Guest Post: Repairing Broken Men
Originally posted on April 20, 2016 on campaignforeducationusa.org
“It is easier to build strong children than to repair broken men.” –Frederick Douglas
I know the heart behind this maxim was good, but the context in which I heard this the other day broke me a little. Have we ever stopped to think about the broken men?
Education in emergencies more often than not is focused on building safe places, structure, and strong programs for children working through trauma and grief and without any other options due to overloaded government systems and limited educational resources.
What is lacking, however, is effective programming for teenagers in emergencies. We hear a lot about child-friendly spaces, and see activities taking place for those ages six to twelve, but once they hit their teenage years, the number of programs available drop drastically.
This is due in part to the fact that risk assessors are wary of the ramifications of working with teenagers in terms of trauma, stressors, and reactions. And, if we’re honest, from an organizational standpoint, kids are an easier sell.
The six year olds with tear-stained faces and no shoes, the little girl smiling as she receives her English certificate, the hand-drawn pictures during a psycho-social session: all of these effectively, and deservingly, move hearts and wallets.
Advance the programming, however, to the teenage population where you are facing youth who may or may not want the programming, who may or may not cooperate with the instructions, and who may or may not make noticeable strides in their skills acquisition, and the promotional effect of the programming drops considerably.
We talk often about the need to educate the rising generations of countries experiencing conflict or crisis, knowing full well that the country will not develop much less recover with an educated population, but our actions belie the fact that we only anticipate rebuilding and recovery to take place fifteen to twenty years in the future. We are overlooking the next generation and by our omission we are complicit to crippling the country rather than empowering it.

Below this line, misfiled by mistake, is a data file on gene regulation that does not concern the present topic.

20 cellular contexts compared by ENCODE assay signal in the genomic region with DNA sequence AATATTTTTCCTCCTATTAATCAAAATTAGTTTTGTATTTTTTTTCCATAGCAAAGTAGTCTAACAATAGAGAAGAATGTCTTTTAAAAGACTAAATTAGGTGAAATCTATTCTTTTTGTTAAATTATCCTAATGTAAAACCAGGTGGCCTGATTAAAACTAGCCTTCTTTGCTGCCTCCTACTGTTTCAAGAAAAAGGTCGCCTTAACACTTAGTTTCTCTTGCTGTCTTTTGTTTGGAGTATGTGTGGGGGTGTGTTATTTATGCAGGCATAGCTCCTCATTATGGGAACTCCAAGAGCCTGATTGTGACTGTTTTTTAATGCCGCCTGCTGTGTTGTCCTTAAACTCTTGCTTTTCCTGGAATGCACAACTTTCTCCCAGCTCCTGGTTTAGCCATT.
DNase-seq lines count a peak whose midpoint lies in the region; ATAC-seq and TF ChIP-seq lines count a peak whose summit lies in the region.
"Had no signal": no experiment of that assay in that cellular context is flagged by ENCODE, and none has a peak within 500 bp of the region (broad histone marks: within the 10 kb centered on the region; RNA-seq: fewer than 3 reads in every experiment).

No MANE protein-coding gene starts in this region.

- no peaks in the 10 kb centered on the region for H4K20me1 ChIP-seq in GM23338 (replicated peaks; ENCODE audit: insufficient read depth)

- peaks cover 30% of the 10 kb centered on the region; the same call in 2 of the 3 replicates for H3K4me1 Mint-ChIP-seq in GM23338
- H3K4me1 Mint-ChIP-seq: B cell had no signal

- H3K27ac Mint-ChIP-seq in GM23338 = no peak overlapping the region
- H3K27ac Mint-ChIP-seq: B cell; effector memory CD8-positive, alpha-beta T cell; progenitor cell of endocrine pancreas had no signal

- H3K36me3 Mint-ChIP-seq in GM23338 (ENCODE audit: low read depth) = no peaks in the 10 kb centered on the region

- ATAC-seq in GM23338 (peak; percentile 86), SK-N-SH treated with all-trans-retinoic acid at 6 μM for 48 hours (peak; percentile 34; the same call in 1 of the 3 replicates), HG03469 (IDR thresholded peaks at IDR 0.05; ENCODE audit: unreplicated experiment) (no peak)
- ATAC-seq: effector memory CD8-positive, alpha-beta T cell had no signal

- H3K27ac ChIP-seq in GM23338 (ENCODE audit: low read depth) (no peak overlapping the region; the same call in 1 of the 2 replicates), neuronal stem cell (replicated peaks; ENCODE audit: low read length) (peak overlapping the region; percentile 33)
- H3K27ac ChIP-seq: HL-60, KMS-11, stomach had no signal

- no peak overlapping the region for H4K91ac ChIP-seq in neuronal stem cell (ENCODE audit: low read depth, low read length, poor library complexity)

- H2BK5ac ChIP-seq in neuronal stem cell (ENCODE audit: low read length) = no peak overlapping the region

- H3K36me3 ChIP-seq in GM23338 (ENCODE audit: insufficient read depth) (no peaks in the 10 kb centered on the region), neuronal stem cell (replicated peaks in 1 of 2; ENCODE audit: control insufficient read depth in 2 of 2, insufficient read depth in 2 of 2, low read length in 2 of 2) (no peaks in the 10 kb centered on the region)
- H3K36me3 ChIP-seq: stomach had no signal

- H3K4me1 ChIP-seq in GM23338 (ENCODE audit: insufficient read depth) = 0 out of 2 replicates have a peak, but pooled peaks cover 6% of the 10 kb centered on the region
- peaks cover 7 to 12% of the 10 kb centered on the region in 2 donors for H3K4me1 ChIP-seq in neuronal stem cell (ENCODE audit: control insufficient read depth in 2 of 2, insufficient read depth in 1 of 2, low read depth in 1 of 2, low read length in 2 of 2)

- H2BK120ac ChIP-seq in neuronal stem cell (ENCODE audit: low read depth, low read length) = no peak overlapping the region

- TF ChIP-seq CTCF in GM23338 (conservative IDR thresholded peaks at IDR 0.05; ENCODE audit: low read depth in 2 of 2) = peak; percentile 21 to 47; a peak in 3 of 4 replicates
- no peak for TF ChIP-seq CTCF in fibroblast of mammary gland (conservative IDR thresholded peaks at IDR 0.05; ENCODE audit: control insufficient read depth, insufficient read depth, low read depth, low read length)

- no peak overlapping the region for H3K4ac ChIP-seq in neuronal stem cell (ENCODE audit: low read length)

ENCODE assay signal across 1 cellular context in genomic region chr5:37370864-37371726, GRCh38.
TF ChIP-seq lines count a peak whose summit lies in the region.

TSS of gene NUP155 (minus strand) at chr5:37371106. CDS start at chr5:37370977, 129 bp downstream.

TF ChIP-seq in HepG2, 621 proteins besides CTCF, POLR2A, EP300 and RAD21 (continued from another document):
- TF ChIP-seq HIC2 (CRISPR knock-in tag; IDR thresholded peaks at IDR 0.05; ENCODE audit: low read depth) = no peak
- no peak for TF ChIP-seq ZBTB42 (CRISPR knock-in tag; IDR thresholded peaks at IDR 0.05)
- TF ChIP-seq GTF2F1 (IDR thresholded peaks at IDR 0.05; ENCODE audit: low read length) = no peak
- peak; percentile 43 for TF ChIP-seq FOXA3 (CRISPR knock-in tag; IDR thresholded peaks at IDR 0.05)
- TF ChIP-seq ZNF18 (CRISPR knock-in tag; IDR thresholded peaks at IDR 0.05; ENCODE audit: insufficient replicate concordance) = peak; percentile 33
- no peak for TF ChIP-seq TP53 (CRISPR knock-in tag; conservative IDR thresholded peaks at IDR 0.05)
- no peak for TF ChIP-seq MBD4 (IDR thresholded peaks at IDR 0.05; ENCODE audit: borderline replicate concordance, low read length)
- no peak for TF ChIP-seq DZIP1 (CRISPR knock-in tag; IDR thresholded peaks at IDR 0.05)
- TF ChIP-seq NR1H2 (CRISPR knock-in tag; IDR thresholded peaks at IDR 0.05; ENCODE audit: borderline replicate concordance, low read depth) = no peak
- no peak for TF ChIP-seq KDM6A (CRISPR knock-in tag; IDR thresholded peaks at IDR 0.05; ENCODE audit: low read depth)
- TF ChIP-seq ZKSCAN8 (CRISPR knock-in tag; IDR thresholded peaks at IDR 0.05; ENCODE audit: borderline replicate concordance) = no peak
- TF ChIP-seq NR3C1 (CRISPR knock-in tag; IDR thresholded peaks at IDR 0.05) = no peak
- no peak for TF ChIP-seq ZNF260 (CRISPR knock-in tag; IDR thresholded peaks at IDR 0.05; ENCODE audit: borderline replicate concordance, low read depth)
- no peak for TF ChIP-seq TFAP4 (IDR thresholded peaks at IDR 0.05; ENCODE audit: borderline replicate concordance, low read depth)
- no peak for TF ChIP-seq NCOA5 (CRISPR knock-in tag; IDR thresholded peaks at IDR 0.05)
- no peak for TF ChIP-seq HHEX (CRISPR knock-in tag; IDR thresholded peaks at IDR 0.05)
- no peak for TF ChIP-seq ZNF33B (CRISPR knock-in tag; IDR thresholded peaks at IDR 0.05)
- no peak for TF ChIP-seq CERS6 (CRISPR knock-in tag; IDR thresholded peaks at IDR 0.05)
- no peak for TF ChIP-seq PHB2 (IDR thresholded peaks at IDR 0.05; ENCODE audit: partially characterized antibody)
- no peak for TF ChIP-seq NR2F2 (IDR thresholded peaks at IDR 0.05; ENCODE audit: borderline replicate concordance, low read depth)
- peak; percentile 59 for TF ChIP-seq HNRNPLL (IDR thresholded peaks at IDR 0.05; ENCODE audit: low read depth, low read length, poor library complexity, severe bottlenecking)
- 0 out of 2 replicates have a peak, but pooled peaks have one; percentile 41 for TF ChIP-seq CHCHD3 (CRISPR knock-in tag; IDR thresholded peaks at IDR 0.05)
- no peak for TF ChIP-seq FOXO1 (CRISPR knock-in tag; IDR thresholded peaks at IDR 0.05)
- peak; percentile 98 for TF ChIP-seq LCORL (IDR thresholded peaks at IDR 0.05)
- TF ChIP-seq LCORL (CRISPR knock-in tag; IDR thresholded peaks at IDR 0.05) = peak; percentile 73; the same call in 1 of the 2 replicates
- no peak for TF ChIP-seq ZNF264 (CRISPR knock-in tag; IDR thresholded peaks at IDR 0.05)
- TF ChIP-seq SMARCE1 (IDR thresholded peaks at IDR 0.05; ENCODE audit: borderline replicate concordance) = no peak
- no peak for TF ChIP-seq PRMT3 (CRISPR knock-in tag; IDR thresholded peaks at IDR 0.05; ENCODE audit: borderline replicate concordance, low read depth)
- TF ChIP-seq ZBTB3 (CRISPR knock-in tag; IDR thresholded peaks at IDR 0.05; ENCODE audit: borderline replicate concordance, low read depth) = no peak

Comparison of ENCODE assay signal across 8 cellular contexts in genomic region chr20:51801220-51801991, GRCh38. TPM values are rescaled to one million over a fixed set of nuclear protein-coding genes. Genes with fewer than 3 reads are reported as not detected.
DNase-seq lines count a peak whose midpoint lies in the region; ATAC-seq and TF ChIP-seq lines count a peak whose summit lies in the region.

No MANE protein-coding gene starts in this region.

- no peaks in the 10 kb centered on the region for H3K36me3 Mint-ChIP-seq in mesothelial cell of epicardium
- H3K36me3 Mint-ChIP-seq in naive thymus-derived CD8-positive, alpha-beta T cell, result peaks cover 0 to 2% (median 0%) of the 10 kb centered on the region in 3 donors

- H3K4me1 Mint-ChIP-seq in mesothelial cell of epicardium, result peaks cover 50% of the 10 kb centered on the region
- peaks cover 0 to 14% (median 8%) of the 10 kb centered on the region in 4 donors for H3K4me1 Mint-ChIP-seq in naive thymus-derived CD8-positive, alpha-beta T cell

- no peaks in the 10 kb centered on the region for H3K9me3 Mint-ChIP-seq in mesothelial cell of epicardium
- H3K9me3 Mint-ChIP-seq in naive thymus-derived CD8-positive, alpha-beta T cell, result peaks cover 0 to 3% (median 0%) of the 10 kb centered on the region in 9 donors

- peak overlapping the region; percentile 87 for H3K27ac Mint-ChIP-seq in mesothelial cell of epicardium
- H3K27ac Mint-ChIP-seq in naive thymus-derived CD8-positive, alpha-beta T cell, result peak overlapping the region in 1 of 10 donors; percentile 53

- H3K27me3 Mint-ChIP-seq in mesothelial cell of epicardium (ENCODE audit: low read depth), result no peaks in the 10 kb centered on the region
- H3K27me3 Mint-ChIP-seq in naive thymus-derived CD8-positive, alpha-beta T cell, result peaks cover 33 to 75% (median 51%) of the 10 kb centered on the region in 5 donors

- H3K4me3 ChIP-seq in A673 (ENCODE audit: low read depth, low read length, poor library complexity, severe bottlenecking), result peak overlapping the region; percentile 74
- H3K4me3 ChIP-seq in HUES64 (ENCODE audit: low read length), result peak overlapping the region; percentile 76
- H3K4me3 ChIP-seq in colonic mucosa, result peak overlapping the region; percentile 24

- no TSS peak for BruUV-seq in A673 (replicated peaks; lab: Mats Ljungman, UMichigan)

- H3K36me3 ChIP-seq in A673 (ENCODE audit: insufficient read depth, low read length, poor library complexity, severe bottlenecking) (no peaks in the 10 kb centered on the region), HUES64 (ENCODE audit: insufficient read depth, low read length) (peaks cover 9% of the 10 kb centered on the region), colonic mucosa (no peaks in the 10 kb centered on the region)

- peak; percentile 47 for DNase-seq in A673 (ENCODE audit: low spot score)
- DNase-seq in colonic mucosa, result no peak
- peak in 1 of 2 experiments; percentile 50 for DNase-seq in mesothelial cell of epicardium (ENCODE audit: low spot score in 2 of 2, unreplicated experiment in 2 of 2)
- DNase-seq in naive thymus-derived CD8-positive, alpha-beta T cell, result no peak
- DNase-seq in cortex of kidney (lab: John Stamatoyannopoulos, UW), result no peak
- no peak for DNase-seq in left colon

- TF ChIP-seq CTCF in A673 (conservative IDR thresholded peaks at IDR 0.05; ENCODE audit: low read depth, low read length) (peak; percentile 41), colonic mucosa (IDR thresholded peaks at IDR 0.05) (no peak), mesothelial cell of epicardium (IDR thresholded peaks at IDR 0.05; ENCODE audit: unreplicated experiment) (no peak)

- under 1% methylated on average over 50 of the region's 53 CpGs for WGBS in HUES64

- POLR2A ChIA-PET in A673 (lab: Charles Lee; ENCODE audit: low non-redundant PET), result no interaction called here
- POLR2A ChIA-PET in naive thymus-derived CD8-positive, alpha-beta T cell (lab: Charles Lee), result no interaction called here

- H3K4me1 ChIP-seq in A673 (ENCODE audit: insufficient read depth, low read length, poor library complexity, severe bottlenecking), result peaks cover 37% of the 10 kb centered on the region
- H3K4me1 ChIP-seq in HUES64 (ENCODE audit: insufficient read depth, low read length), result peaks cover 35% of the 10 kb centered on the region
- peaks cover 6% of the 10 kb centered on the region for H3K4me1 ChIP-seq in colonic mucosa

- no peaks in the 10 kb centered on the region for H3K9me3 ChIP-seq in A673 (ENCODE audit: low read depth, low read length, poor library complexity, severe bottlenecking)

What is the answer to this problem? We need to begin building quality, effective youth programming that considers and builds the future of the countries we are responding to. We need organizations and institutions to acknowledge the need for youth programming and to back it with financial support. The success of youth programming rides primarily on the backs of donors.
For EDGE, youth programming is a focus with our EY! Programming. EY! stands for Engaging Youth and the goal for our programming is to equip teenagers to make a difference and give them the resources to dream big dreams and pursue them.
Our programming will incorporate a community and peace-building curriculum as well as academic coaching and vocational skills workshops. The primary objective is not to get teenagers into programming, but to inspire them to create their own programs. We want to see teens taking action in their communities to provide innovative solutions for identified problems.
We also want to motivate them to use their interests for their benefit, whether that means improving photography skills and selling prints or perfecting their sewing skills and opening a tailor shop.
Teens are full of potential, and the fact that they have faced hardship or live in a difficult place should not sideline them from the hope of building a better future for themselves and their community.
As an educational community let’s build strong children, but let’s also be in the business of repairing broken men.